• Spoiler Title: A few episodes follow the pattern "Dora Saves (noun)", which apparently, spoils what happens in the episode.
  • Strictly Formula: Every episode tends to follow the same format:
    • At the start, Dora and Boots do something which sets up the plot.
    • Map will be asked, who shows the route of the adventure.
    • Every route has three (or four in one-hour specials) places, with the last place as the destination.
    • After asking Map and passing a place, Dora shows the places they went via a picture pop-up sequence. In the fourth season this was ditched, with Map keeping track instead, adding red checkmarks to the places visited. This returned in the fifth season, with Dora adding the checks.
    • Sometimes Dora will have the viewer check Backpack for something they need.
    • Dora will explain a Spanish word that the viewers will learn.
    • Swiper will show up randomly, attempting to swipe something important. To stop him, Dora and Boots have the viewer say "Swiper, no swiping!". If succeeded, Swiper will run off; if failed, Swiper will take the item and hide it; Dora will have the viewer find it afterward.
    • After the adventure, Dora and Boots celebrate with their "We did it" song and dance.
    • In the last scene, Dora and Boots talk about their favorite parts.
    • Around the third season and some of the fourth, Dora and Boots would catch stars, one of them with a talent that will help them, called an "Explorer star". At the end of the episode after explaining their favorite parts, the star amount is counted. The least amount of stars caught is three to four, while the most stars caught is twelve.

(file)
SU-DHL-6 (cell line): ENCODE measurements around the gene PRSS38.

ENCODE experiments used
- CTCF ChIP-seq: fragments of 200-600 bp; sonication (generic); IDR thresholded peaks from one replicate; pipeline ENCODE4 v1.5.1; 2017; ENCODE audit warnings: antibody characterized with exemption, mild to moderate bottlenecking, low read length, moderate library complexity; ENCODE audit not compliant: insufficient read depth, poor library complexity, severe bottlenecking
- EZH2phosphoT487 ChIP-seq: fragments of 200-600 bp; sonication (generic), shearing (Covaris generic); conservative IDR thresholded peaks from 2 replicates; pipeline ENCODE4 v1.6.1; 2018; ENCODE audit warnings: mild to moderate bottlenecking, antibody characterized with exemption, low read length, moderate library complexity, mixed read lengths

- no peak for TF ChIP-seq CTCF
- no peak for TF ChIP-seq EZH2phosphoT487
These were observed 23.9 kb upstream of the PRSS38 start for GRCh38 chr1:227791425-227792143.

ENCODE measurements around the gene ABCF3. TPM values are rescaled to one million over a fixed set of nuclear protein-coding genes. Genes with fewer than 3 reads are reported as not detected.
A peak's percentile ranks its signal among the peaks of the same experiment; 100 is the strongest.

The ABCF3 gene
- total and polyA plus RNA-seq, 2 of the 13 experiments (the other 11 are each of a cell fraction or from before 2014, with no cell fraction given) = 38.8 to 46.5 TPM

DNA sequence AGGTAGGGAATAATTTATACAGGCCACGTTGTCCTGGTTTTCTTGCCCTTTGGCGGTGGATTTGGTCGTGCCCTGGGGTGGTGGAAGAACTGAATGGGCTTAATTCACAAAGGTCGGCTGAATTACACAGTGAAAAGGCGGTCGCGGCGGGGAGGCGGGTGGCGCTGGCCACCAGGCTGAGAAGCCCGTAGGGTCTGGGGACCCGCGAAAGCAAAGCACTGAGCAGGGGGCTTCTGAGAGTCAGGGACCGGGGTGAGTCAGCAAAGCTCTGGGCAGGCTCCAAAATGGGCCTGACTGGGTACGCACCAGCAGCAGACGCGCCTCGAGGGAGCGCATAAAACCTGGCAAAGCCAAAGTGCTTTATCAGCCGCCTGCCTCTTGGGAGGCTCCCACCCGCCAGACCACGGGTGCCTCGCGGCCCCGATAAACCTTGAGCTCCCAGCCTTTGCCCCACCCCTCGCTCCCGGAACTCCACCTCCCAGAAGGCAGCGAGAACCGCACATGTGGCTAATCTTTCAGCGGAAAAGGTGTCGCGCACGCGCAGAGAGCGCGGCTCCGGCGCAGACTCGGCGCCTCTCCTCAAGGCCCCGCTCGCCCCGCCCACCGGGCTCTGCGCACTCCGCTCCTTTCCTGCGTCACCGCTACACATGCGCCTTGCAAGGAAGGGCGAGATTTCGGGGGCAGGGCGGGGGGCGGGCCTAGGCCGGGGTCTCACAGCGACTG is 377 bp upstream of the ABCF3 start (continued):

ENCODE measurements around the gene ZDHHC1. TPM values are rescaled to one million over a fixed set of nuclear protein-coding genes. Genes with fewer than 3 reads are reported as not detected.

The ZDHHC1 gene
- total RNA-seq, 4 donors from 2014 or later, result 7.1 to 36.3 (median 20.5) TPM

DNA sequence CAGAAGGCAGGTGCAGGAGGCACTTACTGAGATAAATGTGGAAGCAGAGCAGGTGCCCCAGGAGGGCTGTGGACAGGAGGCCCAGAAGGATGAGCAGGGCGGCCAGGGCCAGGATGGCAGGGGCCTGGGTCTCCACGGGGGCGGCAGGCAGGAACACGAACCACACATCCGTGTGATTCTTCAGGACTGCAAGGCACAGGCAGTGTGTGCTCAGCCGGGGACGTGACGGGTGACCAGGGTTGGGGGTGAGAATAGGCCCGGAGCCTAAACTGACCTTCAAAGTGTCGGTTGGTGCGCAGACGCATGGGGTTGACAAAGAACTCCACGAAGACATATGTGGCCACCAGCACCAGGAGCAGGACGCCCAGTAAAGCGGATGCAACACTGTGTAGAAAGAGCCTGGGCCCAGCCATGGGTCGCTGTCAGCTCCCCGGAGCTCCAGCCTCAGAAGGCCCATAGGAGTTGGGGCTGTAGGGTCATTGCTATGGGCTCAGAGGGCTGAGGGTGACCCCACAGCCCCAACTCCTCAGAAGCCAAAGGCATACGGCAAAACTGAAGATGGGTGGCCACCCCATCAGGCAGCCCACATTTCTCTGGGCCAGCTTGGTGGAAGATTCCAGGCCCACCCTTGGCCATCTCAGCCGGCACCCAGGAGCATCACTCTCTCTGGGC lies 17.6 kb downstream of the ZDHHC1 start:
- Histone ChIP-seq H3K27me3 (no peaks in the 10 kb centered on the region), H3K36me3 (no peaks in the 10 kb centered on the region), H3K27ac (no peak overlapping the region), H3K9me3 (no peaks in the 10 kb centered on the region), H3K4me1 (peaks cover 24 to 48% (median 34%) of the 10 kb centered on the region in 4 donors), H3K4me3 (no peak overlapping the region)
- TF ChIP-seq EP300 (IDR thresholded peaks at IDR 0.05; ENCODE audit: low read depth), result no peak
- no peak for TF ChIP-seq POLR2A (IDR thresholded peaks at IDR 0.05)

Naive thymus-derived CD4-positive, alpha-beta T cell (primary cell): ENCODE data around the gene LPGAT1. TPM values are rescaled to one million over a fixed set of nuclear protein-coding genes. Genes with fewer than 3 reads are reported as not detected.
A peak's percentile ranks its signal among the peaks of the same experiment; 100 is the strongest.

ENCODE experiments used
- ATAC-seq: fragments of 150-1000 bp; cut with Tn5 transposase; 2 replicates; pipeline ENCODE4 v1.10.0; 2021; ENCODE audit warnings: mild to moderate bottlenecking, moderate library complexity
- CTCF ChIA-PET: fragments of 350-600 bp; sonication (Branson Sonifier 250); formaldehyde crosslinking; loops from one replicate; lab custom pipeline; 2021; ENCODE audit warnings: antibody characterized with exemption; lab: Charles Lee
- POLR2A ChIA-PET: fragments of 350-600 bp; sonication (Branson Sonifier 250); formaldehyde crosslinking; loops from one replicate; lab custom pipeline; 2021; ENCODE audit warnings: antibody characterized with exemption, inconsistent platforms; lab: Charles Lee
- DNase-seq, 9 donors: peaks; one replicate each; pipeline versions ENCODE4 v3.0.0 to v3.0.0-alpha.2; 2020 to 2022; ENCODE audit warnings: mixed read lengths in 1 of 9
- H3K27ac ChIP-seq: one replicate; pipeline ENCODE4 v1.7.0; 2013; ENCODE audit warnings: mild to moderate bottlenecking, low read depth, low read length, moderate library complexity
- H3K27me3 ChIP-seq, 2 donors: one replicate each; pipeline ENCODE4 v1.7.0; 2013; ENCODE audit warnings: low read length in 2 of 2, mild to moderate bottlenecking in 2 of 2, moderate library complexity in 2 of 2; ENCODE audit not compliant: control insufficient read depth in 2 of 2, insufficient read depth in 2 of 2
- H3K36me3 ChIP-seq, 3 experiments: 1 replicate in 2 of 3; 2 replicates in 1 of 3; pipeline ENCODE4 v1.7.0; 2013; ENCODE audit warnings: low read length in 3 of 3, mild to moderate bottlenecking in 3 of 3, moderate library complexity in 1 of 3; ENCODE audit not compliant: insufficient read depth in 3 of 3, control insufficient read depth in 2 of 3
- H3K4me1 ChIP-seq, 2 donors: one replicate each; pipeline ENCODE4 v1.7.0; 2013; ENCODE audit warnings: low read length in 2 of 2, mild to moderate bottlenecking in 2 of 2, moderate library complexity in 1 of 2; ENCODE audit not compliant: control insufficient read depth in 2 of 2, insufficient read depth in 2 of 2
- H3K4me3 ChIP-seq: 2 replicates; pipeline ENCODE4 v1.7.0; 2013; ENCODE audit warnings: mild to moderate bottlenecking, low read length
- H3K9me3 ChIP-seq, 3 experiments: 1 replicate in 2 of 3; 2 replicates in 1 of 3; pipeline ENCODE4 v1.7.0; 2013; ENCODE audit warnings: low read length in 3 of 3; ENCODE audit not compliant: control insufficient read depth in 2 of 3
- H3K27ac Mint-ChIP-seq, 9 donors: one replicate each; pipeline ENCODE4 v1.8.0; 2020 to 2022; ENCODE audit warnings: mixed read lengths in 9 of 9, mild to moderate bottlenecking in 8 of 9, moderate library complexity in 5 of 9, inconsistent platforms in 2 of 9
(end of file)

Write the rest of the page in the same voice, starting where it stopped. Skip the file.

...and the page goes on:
• Subverted Kids Show: CollegeHumor created the parody ConquistaDora The Explorer, in which ConquistaDora teaches kids how to conquer and enslave the tribes of the New World for the royal kingdom of Spain.
    • And then there's the AOK parody series "Dora The Grownup", a series in which Dora is shown going on adventures that touch on topics relateable to adult lives, from alcoholism to getting fired from a job.
  • Surrounded by Idiots: The witch in Dora's Fairytale Adventure. Her minions don't seem to be capable of doing anything quite right and at one point actually get so caught up in one of Dora's accomplishments on her path to becoming a true princess that they cheer for her.
  • Swiper, No Swiping!: As already mentioned in the show intro, the show is the trope namer for this. If Dora/friends (and the viewers) are able to successfully say "Swiper, no swiping!" three times before he's able to swipe something, then Swiper is stopped. If not, then he declares "you're too late!" Also, in "Dora's Royal Rescue," Dora is able to stop obstacles such as dragons simply by declaring "Stop! I'm a knight!"
  • Take Your Time/Talking Is a Free Action: In "Sticky Tape", their friend Benny is being swept away in a hot air balloon, headed straight for Crocodile Lake! Oh no! They need to fix the hole in his balloon before the balloon dips so low that the crocs eat him! But c'mon, it's not like they need to hurry. They stroll along at their usual beat (to the walking song they always use), even pause to dance out the musical portions. It's only once they get very close to Crocodile Lake that they start sprinting toward their doomed friend. It's like they manufacture their own cliffhanger moments. In another episode, "We All Scream For Ice Cream", Dora and Boots really want ice cream, but they need to intercept the ice cream truck at Coney Island to get it. But even though they really want it, they have no need to hurry. They just take their time and walk slowly.